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The Communicators

News/Business. People who shape the digital future.

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00:31:00

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mpeg2video

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704

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TOPIC FREQUENCY

Washington 13, New York 8, Jeff Bezos 5, Mr. Bezos 5, Edmund Lee 3, Lee 3, Us 3, Mr. Lee 2, Boston 2, Alan Mutter 2, Amazon 2, Warren Buffett 1, Roosevelt 1, Sendidual 1, Warren 1, Lowe 1, Public Broadcasting And C-span 1, Spaper Lecturer 1, Asfington Post 1, Tohe 1,
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  CSPAN    The Communicators    News/Business. People who  
   shape the digital future.  

    August 10, 2013
    6:30 - 7:01pm EDT  

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lee. encore of our presentation of "first ladies," a look back at holly madison. remarks from democratic state senator wendy davis. plusalks about a 10 hour filibuster she led against the texas senate abortion bill in june. >> c-span, created by americans -- america's abel companies. -- cable companies. thatth the announcement "the washington post" has been sold to jeff bezos, we thought we would take this opportunity to look at changes in the newspaper industry and the potential future of the news industry in general. we have two guests joining us this week. we want to introduce you to alan mutter. insulting,spaper
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lecturer at the university of california-berkeley on media consultant, lecturer at the university of california-berkeley on media economics. also joining us from our new york studio is edmund lee, the media reporter for bloomberg news. mr. lee, if we could start with you. how big a deal is this sale? in secularig deal terms, at least. in terms of numbers and finance, $250 million is not a lot of money. compared to other media deals, it is pretty small. it is more the fact that it is "the washington post," the storied newspaper. and jeff bezos, on the other side of the country, who is a well-known internet billionaire. despite the fact that he tends to be press shy.
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it is the secular interest of the big names behind it. interest in this deal outside of washington and outside of media circles? >> i think the fact that there are probably -- almost everyone at this country has come across amazon, bought something, or been aware of it will get main street's attention. the focus is the power centers. media, washington, d.c., and silicon valley. amplify across the country and into main street. also, what it means for newspapers in general. old media, new media linking up. i think that is what is drawing all the attention and speculation, what will happen to the post, and what will happen to newspapers in general. it seems that mr. bezos clearly has something in mind.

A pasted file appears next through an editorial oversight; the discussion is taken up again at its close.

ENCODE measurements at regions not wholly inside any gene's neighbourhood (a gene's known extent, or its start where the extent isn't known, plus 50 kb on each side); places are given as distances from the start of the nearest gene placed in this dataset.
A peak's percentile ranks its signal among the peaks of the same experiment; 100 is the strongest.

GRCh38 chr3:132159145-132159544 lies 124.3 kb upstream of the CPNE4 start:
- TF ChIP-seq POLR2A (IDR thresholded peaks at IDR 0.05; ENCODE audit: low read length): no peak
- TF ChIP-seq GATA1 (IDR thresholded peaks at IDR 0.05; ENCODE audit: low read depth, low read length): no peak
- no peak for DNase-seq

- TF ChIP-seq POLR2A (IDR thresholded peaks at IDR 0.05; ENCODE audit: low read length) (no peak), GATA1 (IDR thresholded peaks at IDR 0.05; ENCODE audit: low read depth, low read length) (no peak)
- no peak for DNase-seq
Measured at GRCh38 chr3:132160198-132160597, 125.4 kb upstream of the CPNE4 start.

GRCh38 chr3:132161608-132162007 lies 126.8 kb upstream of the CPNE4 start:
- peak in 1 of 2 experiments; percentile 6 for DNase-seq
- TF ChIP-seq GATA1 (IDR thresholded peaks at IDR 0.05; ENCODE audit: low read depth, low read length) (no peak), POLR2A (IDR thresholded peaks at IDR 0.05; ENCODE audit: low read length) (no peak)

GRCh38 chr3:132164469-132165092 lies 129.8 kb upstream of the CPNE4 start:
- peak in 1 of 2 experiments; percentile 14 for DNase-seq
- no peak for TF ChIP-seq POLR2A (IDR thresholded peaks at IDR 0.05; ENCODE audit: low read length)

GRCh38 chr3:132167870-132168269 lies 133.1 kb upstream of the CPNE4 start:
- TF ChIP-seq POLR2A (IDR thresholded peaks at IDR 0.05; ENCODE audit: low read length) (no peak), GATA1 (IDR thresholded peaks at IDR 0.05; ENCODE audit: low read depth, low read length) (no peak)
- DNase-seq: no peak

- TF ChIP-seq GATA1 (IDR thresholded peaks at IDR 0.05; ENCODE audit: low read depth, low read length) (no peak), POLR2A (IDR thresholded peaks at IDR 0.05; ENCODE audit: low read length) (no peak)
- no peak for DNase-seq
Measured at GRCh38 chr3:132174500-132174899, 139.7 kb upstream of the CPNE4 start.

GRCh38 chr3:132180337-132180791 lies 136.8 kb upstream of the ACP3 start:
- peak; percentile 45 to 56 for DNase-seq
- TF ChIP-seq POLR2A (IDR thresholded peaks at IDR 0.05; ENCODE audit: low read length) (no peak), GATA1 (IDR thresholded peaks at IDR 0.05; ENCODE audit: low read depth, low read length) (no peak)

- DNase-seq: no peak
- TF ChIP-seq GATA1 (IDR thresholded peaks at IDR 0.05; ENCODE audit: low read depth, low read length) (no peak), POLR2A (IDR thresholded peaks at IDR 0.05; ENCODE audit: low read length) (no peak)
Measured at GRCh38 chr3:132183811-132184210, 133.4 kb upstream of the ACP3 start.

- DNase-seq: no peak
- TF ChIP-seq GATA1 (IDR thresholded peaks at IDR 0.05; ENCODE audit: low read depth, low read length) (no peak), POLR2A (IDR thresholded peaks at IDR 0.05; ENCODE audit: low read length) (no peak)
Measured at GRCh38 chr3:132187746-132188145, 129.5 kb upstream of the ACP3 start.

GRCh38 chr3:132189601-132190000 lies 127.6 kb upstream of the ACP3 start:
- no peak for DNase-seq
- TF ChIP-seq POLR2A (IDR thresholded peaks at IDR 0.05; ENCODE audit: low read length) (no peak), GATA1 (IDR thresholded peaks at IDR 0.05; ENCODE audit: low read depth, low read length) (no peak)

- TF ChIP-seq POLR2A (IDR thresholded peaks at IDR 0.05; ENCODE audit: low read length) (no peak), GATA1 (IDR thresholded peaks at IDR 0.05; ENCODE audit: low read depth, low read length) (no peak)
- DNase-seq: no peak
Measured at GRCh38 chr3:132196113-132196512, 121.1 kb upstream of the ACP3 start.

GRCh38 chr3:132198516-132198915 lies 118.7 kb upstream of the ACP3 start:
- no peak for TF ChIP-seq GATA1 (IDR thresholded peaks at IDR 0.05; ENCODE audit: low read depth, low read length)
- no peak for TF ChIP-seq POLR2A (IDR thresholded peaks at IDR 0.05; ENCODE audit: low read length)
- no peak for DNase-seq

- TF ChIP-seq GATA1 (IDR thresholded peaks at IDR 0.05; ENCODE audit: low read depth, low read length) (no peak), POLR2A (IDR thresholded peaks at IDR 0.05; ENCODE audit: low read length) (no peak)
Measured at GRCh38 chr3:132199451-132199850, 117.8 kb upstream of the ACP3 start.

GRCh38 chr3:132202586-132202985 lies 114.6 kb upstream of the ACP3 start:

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, how big of a deal is this? >> it is a big deal in the journalism timidity. people are going to wonder about will guidew owner the journalistic side of the enterprise. inside the media business, this is a huge story. it's the first time that a true digital native has stepped into one of the legacy media .usinesses and newspapers if he acts in any way like he did in disrupting the publishing business, the bookselling business, the delivery of streaming media, and certainly e-commerce, mr. bezos certainly will disrupt and re-envision what it is to be a newspaper in the 21st century, and how that business remains a business. >> what kind of disruptions could you foresee? much one of the
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authors, if you will,, of the modern digital world. he understands the technology. he understands the modern andumer, both of books things as mundane as diapers or pens. i think he will bring together those two threads, his understanding of the consumer and his understanding of digital information delivery and digital commerce. he will bring those things together and say, here is a major national/international brand. it has enormous, rich content. but could we make the audience bigger? are there more ways to extract money from this audience, and could we make the audience bigger and make even more money? >> a question for both of you. how do you personalize the
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newspaper business like you do amazon? tv orroadcast on radio or a printed publication like a newspaper or magazine is a one- size-fits-all product. it may have different points of entry, different programs to watch from hour to hour. but basically, everybody has that same experience. digital information delivery means that products can be basedalized in or mislead on expressed preferences by individuals, as well as inferring their interests, needs, wants from such data as what they are reading, where they are if using a mobile device with gps, what they are shopping for, what they have bought. amazon has made great capital of personalizing book offers. if you click on a book about
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mitt romney, you're going to start getting other interesting books about mitt romney, and books that people who bought the mitt romney book bought. as publishers and advertisers track people's movements on the web and on their mobile phones on laptops, they begin to develop a profile about that sendidual so that they can ever more personalized content to that individual, whether it is news and information or commercial information, also known as advertising. >> edmund lee, personalization. >> it is a big part of the amazon selling strategy. taking a step further back, the key to understand here is that amazon is fundamentally a commerce company, despite the fact that he has invested a lot in media. if you think about the candle, and what he did to the book business, he's more about trying to make sure as many people are